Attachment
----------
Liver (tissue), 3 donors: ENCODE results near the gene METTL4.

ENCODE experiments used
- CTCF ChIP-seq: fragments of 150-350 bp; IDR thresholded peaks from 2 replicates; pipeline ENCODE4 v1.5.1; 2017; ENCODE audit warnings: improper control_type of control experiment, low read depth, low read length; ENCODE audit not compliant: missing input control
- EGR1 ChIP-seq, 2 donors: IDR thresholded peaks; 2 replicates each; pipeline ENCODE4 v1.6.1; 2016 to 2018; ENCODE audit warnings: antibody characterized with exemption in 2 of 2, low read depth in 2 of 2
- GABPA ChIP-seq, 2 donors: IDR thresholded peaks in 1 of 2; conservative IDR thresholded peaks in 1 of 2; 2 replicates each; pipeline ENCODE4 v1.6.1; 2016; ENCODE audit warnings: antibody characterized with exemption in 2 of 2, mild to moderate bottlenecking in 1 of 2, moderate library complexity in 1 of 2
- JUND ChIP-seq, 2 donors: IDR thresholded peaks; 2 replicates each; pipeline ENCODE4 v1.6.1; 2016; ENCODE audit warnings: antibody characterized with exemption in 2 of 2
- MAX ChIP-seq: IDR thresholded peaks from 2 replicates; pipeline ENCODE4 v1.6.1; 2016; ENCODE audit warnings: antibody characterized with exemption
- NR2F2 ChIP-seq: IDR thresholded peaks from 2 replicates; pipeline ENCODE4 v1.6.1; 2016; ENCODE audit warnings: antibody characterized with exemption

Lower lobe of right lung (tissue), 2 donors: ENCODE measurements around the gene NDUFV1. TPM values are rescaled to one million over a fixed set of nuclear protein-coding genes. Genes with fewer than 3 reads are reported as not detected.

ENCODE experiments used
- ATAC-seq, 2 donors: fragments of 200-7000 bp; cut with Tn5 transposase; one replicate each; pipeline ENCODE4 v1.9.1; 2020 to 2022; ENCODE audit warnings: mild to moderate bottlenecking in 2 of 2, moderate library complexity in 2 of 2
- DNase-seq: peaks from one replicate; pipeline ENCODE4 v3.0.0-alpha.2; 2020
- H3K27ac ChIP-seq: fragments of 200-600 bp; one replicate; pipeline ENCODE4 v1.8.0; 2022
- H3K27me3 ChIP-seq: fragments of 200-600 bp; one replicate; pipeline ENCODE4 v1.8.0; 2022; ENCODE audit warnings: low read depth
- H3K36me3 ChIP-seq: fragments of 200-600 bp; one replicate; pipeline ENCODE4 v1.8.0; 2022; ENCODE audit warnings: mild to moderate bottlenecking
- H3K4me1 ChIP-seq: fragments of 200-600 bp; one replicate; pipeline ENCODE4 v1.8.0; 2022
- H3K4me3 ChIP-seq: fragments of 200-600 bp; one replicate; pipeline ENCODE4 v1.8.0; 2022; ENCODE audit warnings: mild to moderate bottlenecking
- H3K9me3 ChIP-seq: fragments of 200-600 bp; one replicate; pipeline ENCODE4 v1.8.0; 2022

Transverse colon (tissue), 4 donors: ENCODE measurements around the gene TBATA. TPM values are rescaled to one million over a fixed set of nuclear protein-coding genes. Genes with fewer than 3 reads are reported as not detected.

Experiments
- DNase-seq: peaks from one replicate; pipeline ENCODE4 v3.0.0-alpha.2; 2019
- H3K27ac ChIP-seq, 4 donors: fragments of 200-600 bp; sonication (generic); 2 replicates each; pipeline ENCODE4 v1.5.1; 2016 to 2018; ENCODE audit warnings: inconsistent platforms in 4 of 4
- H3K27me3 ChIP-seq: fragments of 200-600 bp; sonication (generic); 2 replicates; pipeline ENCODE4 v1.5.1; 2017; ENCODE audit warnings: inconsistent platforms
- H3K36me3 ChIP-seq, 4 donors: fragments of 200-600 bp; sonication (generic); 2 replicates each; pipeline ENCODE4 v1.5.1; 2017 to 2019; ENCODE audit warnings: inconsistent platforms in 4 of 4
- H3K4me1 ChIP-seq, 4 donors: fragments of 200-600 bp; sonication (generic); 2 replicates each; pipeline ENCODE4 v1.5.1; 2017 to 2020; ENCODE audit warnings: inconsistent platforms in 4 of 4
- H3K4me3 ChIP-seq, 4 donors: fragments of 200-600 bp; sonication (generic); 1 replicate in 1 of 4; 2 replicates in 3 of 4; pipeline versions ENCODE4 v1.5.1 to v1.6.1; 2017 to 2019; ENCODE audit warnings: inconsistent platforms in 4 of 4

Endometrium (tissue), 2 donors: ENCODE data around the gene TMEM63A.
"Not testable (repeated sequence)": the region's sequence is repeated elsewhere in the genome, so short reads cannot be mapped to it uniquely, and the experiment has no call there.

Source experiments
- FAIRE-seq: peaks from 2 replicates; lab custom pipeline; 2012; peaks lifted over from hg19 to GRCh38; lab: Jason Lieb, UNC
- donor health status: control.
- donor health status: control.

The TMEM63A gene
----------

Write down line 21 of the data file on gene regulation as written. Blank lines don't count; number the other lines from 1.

- DNase-seq: peaks from one replicate; pipeline ENCODE4 v3.0.0-alpha.2; 2019